Friday, March 05, 2010

The Cummins Diesel Engine AfterTreatment System

Cummins Diesel Engines have developed an after-treatment system that is very compact and easy to maintain. The only requirement is to have Diesel Exhaust Fluid available to add to the holding tank which is supplied by the Original Equipment Manufacturer.

Take a look at an over view of this system. Our fleet will be getting into these systems since we're running Cummins ISB and ISC Diesel Engines. Technology never stops growing, the age of smoky and sooty old exhaust pipes have come to an end.



Frequently Asked Questions - Cummins Aftertreatment System

1) What makes up the Cummins Aftertreatment System?

There are four major components: Selective Catalytic Reduction (SCR) Catalyst, Decomposition Reactor, DEF Dosing Valve, Cummins Particulate Filter.

2) What is DEF (Diesel Exhaust Fluid)?
DEF is a 32.5% strength urea water solution.

3) How much DEF will be required?
DEF consumption is expected to be approximately 2% of fuel consumption dependent on vehicle operation – duty cycle, geography, ratings, etc.

4) What size DEF tank is required on a vehicle?
The vehicle manufacturer/OEM will determine exact tank size and location on the vehicle. However, Cummins will be providing installation recommendations to the OEMs on tank size selections.

For example, in Europe, vehicle SCR tank sizes are typically 15 – 20 gallons.

5) What happens if the vehicle runs out of DEF?

Vehicles in 2010 that will use DEF will have two indicators on the dash that will alert the driver to quantity of DEF on board. One, there will be a new DEF gauge very similar to a fuel gauge today that will indicate level of DEF (i.e. full, half, quarter, etc.) Second, there will be a new DEF low level warning lamp that will illuminate when less than 10% of DEF is in the tank.

If the vehicle is operated such that one would run completely out of DEF the vehicle will not be shut down; however, power will be reduced enough to encourage the operator to refill the DEF tank. Once the tank has been refilled the engine will resume normal power levels.Mechanic Information to live by...

8 comments :

Anonymous said...

Great and very informative article! As always!
Please keep them coming.
You bring people like myself up to date information we might not get anywhere else.
Keep them coming ,your my only link to practcal application of todays new technical inovations.
Thanks again . Rodd

B.J.trotman said...

That is amazing John.Hope it's on the market soon. Looks though it could be quite expensive but if it helps the planet we should go for it.
Hope your keeping well your end.
Regards
B.J.Trotman

John Whelan said...

Diesels are getting extremely technical and they are fussy beyond words. Moisture and bad grounds are the enemy. NOX gases are the enemy as well, don't leave home without a couple of jugs of DEF! Thanks for the comments!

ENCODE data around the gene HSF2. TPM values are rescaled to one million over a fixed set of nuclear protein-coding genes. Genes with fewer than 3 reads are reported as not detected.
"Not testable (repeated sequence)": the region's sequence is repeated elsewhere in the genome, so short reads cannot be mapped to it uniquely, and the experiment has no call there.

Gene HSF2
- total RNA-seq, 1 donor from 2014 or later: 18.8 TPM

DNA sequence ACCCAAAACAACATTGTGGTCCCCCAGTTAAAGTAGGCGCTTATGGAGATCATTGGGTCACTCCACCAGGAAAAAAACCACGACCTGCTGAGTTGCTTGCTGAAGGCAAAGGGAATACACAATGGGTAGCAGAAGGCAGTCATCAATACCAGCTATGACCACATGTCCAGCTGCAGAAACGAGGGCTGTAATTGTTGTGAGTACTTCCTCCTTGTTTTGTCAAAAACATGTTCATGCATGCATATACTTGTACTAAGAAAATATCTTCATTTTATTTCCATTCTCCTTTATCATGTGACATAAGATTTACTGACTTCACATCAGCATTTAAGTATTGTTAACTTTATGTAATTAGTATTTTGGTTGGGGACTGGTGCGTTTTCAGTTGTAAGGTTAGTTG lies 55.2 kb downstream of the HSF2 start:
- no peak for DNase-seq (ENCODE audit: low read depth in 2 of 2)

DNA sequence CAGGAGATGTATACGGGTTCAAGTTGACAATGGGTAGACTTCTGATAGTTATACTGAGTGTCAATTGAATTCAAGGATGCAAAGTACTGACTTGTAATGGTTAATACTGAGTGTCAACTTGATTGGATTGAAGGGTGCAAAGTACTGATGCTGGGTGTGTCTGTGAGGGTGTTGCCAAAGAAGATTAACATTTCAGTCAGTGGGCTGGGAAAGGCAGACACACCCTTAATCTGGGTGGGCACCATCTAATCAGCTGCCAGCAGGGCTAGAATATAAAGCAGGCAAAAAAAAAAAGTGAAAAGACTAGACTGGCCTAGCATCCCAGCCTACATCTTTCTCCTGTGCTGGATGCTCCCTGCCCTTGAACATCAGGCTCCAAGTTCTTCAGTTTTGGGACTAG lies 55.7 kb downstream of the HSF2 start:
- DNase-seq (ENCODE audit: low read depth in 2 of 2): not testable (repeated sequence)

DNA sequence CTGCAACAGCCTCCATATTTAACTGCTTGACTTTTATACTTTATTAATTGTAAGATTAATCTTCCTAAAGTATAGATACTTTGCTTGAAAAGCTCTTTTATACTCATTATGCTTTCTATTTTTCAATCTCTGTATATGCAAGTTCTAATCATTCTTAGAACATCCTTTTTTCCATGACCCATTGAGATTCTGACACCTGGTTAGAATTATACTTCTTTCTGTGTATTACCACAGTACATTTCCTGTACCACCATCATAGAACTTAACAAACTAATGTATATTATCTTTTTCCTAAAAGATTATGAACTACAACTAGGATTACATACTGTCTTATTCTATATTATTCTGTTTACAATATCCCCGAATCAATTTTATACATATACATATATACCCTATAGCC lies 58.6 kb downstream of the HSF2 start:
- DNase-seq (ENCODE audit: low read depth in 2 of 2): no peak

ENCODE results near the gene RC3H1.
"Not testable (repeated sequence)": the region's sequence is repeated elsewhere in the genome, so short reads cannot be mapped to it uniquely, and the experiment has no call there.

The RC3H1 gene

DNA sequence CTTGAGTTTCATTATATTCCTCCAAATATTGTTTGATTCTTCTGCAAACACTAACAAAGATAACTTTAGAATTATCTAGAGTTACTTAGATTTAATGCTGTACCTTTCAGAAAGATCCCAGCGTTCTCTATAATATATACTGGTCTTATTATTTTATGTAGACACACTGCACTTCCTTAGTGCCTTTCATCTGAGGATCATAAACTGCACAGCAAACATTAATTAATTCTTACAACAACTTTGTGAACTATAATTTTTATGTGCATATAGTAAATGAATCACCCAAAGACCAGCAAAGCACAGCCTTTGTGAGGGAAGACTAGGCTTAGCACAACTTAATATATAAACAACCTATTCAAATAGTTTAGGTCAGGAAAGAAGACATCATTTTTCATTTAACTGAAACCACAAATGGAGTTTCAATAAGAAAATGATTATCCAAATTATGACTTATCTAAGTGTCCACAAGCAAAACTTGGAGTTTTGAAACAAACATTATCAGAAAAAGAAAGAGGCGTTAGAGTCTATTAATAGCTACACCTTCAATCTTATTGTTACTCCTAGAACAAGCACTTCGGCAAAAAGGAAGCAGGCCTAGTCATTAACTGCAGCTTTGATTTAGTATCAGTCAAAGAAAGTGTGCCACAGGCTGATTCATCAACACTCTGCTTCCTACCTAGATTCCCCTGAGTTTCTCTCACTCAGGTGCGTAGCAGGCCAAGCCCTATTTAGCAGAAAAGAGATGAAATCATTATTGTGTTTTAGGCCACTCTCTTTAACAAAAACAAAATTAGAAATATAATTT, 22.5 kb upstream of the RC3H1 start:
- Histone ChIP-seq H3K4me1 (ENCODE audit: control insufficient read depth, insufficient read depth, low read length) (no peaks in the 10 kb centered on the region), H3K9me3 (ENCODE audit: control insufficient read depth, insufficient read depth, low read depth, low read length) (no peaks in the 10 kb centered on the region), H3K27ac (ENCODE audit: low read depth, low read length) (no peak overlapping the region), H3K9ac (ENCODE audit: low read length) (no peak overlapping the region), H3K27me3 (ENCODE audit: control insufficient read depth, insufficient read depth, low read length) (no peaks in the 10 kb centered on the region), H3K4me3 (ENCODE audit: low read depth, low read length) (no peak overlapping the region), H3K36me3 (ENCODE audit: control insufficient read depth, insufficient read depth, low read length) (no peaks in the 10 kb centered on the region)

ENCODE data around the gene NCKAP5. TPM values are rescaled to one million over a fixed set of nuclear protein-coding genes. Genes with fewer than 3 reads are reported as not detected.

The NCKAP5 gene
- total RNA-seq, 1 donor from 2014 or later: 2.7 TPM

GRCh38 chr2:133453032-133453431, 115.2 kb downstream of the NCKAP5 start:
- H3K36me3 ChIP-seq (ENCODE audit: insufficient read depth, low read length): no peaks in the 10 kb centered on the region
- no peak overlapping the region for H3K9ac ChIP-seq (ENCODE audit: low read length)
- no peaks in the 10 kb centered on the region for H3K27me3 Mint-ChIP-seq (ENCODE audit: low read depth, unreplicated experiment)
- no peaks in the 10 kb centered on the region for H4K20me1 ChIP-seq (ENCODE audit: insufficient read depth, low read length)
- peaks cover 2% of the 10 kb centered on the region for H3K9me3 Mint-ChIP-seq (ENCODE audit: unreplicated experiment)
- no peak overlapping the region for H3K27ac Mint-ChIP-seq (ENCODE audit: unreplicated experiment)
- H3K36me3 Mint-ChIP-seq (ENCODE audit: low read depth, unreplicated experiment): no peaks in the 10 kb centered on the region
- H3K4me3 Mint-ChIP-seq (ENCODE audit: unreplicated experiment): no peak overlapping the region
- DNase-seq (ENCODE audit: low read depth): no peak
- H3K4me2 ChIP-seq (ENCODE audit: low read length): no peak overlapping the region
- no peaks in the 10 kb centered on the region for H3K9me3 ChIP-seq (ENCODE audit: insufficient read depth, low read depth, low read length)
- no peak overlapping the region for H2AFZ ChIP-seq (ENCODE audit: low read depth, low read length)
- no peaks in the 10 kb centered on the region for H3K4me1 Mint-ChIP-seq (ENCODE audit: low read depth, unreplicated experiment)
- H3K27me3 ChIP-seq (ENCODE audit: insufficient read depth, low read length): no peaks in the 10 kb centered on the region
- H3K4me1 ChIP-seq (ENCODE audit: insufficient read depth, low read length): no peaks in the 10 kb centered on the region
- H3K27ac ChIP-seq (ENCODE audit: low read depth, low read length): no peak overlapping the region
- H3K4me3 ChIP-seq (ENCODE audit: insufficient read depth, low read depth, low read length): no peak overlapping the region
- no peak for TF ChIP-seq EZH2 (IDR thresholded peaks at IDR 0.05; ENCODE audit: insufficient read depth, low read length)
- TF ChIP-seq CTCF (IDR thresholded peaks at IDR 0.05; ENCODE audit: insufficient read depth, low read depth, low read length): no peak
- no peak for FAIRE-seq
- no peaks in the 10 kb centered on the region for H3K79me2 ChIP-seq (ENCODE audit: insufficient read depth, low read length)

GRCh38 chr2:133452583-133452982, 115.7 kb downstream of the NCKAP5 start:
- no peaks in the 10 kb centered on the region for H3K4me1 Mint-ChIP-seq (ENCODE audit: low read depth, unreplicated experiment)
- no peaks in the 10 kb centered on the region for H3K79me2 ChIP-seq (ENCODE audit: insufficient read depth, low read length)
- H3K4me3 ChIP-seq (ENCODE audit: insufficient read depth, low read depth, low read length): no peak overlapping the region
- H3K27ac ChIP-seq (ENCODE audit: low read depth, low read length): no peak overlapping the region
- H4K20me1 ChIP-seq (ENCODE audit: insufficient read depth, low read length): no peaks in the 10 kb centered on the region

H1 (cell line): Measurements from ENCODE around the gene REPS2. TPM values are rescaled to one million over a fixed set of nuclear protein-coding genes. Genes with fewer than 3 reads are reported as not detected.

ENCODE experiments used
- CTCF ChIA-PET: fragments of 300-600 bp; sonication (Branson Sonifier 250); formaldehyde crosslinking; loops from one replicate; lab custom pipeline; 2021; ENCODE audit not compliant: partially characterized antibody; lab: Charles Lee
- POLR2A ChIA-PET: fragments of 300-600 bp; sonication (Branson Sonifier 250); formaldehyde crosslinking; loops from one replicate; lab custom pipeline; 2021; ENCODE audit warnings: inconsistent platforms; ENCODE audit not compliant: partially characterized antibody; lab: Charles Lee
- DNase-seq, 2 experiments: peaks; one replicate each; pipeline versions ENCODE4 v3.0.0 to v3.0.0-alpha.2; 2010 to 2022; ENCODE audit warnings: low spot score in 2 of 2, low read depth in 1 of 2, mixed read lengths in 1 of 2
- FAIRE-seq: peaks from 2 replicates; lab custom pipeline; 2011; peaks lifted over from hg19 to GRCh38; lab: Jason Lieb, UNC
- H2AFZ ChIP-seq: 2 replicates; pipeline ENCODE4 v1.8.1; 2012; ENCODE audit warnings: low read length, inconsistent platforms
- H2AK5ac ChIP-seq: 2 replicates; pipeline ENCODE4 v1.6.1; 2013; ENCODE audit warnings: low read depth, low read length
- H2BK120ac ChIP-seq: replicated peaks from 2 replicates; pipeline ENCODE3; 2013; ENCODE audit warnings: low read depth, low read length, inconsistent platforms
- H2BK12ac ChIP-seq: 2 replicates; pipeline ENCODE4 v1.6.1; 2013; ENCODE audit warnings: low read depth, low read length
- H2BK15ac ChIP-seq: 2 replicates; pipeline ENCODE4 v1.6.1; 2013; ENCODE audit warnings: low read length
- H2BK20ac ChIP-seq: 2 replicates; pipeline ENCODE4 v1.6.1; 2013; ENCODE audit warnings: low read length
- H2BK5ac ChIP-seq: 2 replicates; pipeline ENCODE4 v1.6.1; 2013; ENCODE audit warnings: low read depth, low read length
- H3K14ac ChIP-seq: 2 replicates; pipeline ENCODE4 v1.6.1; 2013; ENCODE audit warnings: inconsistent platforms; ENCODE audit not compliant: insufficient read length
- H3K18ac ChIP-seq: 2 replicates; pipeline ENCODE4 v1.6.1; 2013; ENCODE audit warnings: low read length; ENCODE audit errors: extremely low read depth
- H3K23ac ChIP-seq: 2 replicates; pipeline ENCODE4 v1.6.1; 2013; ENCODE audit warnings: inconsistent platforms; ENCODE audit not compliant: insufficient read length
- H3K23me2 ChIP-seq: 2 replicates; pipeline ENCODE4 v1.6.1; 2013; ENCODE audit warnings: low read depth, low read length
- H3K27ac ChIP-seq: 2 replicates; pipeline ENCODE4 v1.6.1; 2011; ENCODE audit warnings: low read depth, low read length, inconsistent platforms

Gregory Van Tighem said...

Hi John. Great information on the emission treatment system on Cummins engines. I noticed you said in your post: "The only requirement is to have Diesel Exhaust Fluid available to add to the holding tank which is supplied by the Original Equipment Manufacturer." You might also remind readers that there's also a requirement to clean the DEF fluid filter periodically. (Think of this as similar to a fuel filter). Also Cummins recommends that the DPF be cleaned on a truck engine very 200,000 miles (I believe.) Here is a link to the Cummins information page on the 2010 emissions: http://www.everytime.cummins.com/every/misc/Technology/2010_Technology.page%3F.page?

Anonymous said...

Pedro..........

Wow john, good post. the dpf system is the more efficient there to minimize emissions of the engine diesel.

Regards:
Pedro Jr.

Lucas said...

I have a buddy who works withused diesel engines and he's been struggling with that whole DEF gauge thing. I think it's really cool that you have a DEF gauge.

geralmilan said...

We currently have a 2011 bluebird/cummins that requires D.E.F.This bus didnt come with a option heater.At what temp will the DEF freeze?Last February we had a winter storm come to DFW,TX and temps were at 25-28.We kept bus in shop.shop temp 65degrees.We do keep our 2.5 gallons of DEF inside shop. Thanks for any advice.Geral

John Whelan said...

Geral,32.5% solution of DEF will begin to crystallize and freeze at 12 deg F (-11 deg C). At 32.5%, both
the urea and water will freeze at the same rate, ensuring that as it thaws, the fluid does not become diluted, or over concentrated.

The freezing and unthawing of DEF will not cause degradation of the
product.